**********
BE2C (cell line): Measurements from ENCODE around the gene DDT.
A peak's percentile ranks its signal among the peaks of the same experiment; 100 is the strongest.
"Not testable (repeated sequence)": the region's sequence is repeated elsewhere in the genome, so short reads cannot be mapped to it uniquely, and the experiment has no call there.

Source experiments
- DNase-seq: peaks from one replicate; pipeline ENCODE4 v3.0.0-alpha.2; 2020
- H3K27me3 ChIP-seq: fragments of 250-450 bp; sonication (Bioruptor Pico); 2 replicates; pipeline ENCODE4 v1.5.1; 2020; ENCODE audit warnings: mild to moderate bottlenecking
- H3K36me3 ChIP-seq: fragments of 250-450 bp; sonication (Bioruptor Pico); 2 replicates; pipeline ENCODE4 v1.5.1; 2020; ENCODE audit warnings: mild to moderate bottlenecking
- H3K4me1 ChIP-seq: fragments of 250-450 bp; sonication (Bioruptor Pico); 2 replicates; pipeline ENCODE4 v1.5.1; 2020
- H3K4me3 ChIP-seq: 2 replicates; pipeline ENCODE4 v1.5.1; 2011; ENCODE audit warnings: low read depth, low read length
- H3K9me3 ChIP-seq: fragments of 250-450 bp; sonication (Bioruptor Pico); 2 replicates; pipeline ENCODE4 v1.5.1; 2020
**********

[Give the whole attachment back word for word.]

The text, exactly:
BE2C (cell line): Measurements from ENCODE around the gene DDT.
A peak's percentile ranks its signal among the peaks of the same experiment; 100 is the strongest.
"Not testable (repeated sequence)": the region's sequence is repeated elsewhere in the genome, so short reads cannot be mapped to it uniquely, and the experiment has no call there.

Source experiments
- DNase-seq: peaks from one replicate; pipeline ENCODE4 v3.0.0-alpha.2; 2020
- H3K27me3 ChIP-seq: fragments of 250-450 bp; sonication (Bioruptor Pico); 2 replicates; pipeline ENCODE4 v1.5.1; 2020; ENCODE audit warnings: mild to moderate bottlenecking
- H3K36me3 ChIP-seq: fragments of 250-450 bp; sonication (Bioruptor Pico); 2 replicates; pipeline ENCODE4 v1.5.1; 2020; ENCODE audit warnings: mild to moderate bottlenecking
- H3K4me1 ChIP-seq: fragments of 250-450 bp; sonication (Bioruptor Pico); 2 replicates; pipeline ENCODE4 v1.5.1; 2020
- H3K4me3 ChIP-seq: 2 replicates; pipeline ENCODE4 v1.5.1; 2011; ENCODE audit warnings: low read depth, low read length
- H3K9me3 ChIP-seq: fragments of 250-450 bp; sonication (Bioruptor Pico); 2 replicates; pipeline ENCODE4 v1.5.1; 2020